April 27, 2002
Fresno School District Board
to raze homes forcibly relocate dozens
of people and business
By Brian Melley
FRESNO - In an aging downtown
Fresno neighborhood of weather-beaten bungalows, where some men
pass the morning drinking beer and others vent about drug dealers,
there's talk these days of bulldozers and school construction.
Word is, an elementary school may be built
right where they live, right on the spot where some of them planted
rose bushes and raised their children and grandkids.
Eviction, relocation and demolition are
mentioned. As a school district sets its sights on razing eight
neighborhoods to build new schools, some say this is welcome news.
"I wouldn't argue with the man if he comes by and buys it," said
Charles Monson, 75, a retired construction worker who has owned
his house for 23 years. "They would get no argument from me. You
know, I might even go to the store and buy them a Coke."
The Fresno Unified School District has come
up with an ambitious $200 million plan to renovate dozens of schools
and build 10 new ones over the next dozen years to make up for a
decade of unchecked growth. While the city has sprawled north, gobbling
up farmland, the district's borders have not grown.
That means the school district, the fourth
largest in the state, must use the threat of eminent domain proceedings
to take homes and businesses for eight of the planned schools. "If
you gotta go, you gotta go," said Frank Finley, 74, who ran a barbecue
joint for years and pays $450 a month to rent his little sky-blue
ranch home in the first neighborhood destined for destruction.
In the 1980s, the school district was overwhelmed
with new students, growing by 3,000 pupils a year, said Michael
Berg, chief planner for the district.
Without the money for new schools, classroom
construction could not keep up with the pace. Bathrooms for 400
now serve 900 students. Mobile buildings were brought in to meet
the demands and help reduce class size. You can't drive by a school
in Fresno without noticing the modular units. There are 1,400 of
them, and they make up a third of district classrooms. The biggest
change, however, came when the district switched to a year-round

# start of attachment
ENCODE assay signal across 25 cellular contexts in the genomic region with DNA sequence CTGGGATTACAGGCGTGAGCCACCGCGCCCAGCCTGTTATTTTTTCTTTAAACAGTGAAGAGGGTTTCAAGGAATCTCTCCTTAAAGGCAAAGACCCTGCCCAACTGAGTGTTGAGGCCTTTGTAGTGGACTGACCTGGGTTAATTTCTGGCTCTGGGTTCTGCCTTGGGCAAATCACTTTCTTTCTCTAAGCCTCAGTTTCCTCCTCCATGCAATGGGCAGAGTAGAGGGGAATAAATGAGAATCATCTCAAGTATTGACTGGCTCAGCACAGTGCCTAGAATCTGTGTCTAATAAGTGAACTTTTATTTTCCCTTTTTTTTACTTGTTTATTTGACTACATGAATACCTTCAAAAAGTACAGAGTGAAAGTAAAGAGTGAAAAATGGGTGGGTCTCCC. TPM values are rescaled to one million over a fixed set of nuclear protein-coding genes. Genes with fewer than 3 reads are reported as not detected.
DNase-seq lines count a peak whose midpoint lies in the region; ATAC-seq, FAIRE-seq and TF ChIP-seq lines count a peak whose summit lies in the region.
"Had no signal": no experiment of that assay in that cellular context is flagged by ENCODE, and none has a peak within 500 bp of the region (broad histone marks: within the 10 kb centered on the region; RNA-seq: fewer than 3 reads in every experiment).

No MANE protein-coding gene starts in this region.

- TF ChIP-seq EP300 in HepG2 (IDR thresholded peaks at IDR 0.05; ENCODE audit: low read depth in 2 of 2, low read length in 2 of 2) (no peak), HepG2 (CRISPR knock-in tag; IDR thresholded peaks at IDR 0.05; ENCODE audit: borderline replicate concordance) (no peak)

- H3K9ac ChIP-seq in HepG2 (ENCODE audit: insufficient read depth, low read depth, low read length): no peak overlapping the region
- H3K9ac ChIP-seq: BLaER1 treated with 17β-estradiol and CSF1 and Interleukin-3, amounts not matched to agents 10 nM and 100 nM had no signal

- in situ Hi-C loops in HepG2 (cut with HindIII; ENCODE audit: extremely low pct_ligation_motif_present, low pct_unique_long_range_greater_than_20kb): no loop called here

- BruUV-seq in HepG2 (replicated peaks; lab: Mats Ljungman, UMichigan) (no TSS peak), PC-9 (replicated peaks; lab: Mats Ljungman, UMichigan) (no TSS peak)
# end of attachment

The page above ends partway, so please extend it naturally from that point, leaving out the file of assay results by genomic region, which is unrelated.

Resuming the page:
Half the district's 80,000 students now
attend school for 90 days and then have a month of vacation. The
rotation allows 25 percent more children to attend each school,
but it also means the schools never get a break. The 23 schools
that have year-round classes are only closed nine days each year,
in addition to holidays, making maintenance and repair difficult.
Last year, voters approved a $200 million
bond measure to build new schools and fix old ones. The new schools
are intended to relieve crowding and help many of the schools return
to a traditional calendar.
The first of the projects is destined for
a neighborhood on the fringe of downtown Fresno. Berg plans to break
the news to residents Tuesday at a meeting at Anthony Elementary
School, one of the schools that would benefit from another nearby
school. Environmental studies could alter the district's building
plans, but Berg is prepared to let people know they may have to
think about moving.
He is braced for opposition. "Some people
don't want to leave because they were born there and they want to
die there," Berg said. Homeowners will be paid fair-market value
based on the higher of two independent appraisals.
With a relocation formula that favors relatively
affordable places such as Fresno, renters can sometimes become homebuyers
with generous relocation payments, said Lou Steck, a real estate
agent who works for the city and is advising the schools. Owner-occupants
can receive up to $22,500 to move. "It's impossible for it to be
fair," Steck said.
"If somebody has spent his life building
a liquor store or a little this or that, all they want is to be
left alone and here comes the public with grand plans for his property."
If everything goes as planned, construction
could begin within three years on an eight-acre parcel of small
apartment buildings and bungalows built in the early 1900s during
Fresno's first suburban growth spurt.
The suburbs now sprawl for 10 miles and
this neighborhood has become the inner city. Census figures show
that 42 percent of the residents are school-aged and 77 percent
are Hispanic. The average home will probably fetch about $60,000,
At midday Thursday, the streets were full
of activity. People sit on worn furniture on their porches, some
smoking, some drinking beer, others just watching passers-by. A
rooster cries out, dogs prowl vacant lots and a bicycle carrying
three children drifts by.
Those who live there say the neighborhood
is a haven for drug dealers and prostitutes. Rosie Perez, who lives
with her mother and six other family members on an adjacent street,
said she's been propositioned in front of her house.
"Nobody here likes it," she said. "We feel
like we're stuck." The school district is aware of the neighborhood's
reputation, but it's not a major concern. "What schools do is they
improve neighborhoods," said district spokeswoman Jill Marmolejo.
"They help to increase property values and help to restore a sense
of community to a neighborhood. ... Any area of this city is going
to have issues."
Not everyone is happy about the prospect
of leaving. Garrena Graham, 27, grew up here and now lives around
the corner from her father. "I would hate it," Graham said. "I know
everybody. It's memories. Money can't take memories."
© 2001 cctimes
and wire service sources. All Rights Reserved.